ABOARD THE USS RONALD REAGAN -- The U.S. aircraft carrier Ronald Reagan, currently conducting a four-day joint exercise with the South Korean navy off the Korean Peninsula, could be joined by another carrier in the coming weeks.
Rear Adm. Marc Dalton, the Carrier Strike Group 5 commander in charge of the Reagan and its supporting ships, told reporters on Thursday that the USS Theodore Roosevelt "may very well" train with the Reagan as it passes through Asian waters on its way to an assignment in the Middle East. The Roosevelt left its home port of San Diego, California, on Oct. 6.
"The U.S. is prepared to meet its commitment to protect South Korea," Dalton said when asked about the possibility of multiple carriers operating in the region amid heightened tensions with North Korea. "We will use all capabilities to do so."
The U.S. Navy invited the Nikkei Asian Review and other media on board the nuclear-powered Reagan, located some 160km off the Korean Peninsula. Dalton said the carrier is supported by the USS Stethem and USS Chafee missile destroyers to the east of the peninsula, while another missile destroyer, the USS Mustin, is training west of the peninsula in the Yellow Sea.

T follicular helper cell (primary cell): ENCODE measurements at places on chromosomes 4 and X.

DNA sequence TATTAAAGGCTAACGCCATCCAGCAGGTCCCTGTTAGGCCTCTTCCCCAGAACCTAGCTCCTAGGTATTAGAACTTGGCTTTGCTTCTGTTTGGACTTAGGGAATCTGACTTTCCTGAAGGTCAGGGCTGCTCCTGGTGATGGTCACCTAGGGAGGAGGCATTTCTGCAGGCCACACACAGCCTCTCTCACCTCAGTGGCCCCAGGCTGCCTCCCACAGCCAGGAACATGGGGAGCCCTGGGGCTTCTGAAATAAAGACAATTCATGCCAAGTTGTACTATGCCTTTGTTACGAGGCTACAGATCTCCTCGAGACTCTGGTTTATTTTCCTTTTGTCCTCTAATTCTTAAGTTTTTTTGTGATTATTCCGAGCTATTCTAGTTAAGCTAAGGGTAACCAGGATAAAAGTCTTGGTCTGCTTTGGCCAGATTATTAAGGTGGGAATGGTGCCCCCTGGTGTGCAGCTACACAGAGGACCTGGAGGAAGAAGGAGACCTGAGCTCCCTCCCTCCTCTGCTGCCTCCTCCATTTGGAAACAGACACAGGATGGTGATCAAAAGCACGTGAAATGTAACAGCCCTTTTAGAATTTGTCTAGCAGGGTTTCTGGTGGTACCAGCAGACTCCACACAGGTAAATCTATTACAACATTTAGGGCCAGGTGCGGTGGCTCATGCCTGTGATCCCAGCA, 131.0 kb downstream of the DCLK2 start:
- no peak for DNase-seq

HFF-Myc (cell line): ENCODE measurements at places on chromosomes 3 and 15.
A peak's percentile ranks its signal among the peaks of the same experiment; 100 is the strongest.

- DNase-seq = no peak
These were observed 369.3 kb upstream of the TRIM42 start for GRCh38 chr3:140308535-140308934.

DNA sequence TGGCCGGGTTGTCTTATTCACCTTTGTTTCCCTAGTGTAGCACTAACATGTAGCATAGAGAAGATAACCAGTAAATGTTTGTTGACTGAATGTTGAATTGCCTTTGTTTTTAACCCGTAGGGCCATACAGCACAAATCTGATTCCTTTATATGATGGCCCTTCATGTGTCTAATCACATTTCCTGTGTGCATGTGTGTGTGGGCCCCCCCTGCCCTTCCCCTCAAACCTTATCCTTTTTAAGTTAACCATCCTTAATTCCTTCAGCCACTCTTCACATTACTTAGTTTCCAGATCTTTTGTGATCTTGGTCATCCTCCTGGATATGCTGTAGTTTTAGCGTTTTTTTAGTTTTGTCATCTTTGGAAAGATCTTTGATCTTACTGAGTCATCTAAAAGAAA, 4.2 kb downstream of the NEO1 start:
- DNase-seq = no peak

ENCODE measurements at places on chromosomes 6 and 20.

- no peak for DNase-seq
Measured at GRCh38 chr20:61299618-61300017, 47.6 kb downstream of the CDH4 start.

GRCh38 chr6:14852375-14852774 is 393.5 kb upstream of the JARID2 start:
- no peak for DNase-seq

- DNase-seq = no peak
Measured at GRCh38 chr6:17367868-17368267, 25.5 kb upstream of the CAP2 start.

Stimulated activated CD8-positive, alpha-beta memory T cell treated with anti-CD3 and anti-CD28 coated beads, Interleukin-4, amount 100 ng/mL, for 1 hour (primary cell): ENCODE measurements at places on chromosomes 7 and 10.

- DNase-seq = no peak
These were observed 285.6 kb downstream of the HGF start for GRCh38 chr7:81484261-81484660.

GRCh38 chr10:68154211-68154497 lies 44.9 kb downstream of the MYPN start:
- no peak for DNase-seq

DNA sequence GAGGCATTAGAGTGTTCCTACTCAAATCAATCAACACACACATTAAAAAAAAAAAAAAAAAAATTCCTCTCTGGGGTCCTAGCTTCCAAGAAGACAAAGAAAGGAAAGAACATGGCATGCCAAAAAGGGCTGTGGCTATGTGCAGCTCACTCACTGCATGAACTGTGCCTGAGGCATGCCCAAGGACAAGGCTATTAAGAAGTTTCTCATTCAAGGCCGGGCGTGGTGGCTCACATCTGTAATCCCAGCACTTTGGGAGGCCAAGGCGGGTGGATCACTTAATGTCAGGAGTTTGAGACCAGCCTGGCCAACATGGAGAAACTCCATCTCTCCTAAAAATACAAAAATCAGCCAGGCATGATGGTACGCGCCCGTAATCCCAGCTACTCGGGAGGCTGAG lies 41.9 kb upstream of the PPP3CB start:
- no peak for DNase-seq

"The purpose of these operations are to send signals that we know how to operate together in the defense of South Korea and to make it clear that aggressive actions that violate the sovereignty of our allies [will not be tolerated]. We will stand fast with them," Dalton said.
The annual exercises the U.S. and South Korean navies conduct in the spring and summer are usually held in the Sea of Japan, east of the peninsula. Sending ships to the west as well is a clear show of resolve ahead of U.S. President Donald Trump's tour of Asia next month, which will start with his scheduled arrival in Japan on Nov. 5.
North Korea has blasted the joint drills as a "rehearsal for war."
"North Korea's nuclear test site and missile launching sites are based on the east side of the country, which is why the U.S. and South Korea have focused their training there so far," explained Tetsuo Kotani, chief researcher at the Japan Institute of International Affairs, a think tank. "The west is home to more than 100,000 heavy guns aimed at the South Korean capital, Seoul. Sending ships to the west side is a signal that the U.S. is ready to take out those weapons in a contingency."